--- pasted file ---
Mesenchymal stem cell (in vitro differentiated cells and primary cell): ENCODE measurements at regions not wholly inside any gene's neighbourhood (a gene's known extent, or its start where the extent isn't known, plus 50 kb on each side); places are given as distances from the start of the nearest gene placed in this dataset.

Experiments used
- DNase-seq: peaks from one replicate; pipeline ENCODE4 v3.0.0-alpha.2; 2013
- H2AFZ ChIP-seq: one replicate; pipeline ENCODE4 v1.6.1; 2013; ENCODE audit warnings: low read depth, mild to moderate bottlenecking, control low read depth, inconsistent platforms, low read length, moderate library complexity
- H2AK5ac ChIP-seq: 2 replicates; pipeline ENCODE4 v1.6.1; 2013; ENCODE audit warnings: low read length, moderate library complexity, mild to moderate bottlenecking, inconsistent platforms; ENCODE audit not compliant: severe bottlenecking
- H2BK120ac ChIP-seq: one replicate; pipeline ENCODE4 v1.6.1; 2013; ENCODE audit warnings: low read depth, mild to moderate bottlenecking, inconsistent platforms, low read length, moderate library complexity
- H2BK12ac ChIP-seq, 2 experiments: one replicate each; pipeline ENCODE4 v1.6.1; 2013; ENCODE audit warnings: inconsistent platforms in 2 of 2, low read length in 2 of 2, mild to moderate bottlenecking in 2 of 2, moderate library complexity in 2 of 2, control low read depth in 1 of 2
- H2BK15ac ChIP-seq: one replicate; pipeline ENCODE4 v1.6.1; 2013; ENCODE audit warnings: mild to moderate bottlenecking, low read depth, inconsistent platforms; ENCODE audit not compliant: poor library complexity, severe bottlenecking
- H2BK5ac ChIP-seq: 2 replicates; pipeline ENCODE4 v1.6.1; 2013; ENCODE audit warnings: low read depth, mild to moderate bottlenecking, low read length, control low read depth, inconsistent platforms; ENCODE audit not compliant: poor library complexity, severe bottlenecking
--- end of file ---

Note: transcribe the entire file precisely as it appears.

Mesenchymal stem cell (in vitro differentiated cells and primary cell): ENCODE measurements at regions not wholly inside any gene's neighbourhood (a gene's known extent, or its start where the extent isn't known, plus 50 kb on each side); places are given as distances from the start of the nearest gene placed in this dataset.

Experiments used
- DNase-seq: peaks from one replicate; pipeline ENCODE4 v3.0.0-alpha.2; 2013
- H2AFZ ChIP-seq: one replicate; pipeline ENCODE4 v1.6.1; 2013; ENCODE audit warnings: low read depth, mild to moderate bottlenecking, control low read depth, inconsistent platforms, low read length, moderate library complexity
- H2AK5ac ChIP-seq: 2 replicates; pipeline ENCODE4 v1.6.1; 2013; ENCODE audit warnings: low read length, moderate library complexity, mild to moderate bottlenecking, inconsistent platforms; ENCODE audit not compliant: severe bottlenecking
- H2BK120ac ChIP-seq: one replicate; pipeline ENCODE4 v1.6.1; 2013; ENCODE audit warnings: low read depth, mild to moderate bottlenecking, inconsistent platforms, low read length, moderate library complexity
- H2BK12ac ChIP-seq, 2 experiments: one replicate each; pipeline ENCODE4 v1.6.1; 2013; ENCODE audit warnings: inconsistent platforms in 2 of 2, low read length in 2 of 2, mild to moderate bottlenecking in 2 of 2, moderate library complexity in 2 of 2, control low read depth in 1 of 2
- H2BK15ac ChIP-seq: one replicate; pipeline ENCODE4 v1.6.1; 2013; ENCODE audit warnings: mild to moderate bottlenecking, low read depth, inconsistent platforms; ENCODE audit not compliant: poor library complexity, severe bottlenecking
- H2BK5ac ChIP-seq: 2 replicates; pipeline ENCODE4 v1.6.1; 2013; ENCODE audit warnings: low read depth, mild to moderate bottlenecking, low read length, control low read depth, inconsistent platforms; ENCODE audit not compliant: poor library complexity, severe bottlenecking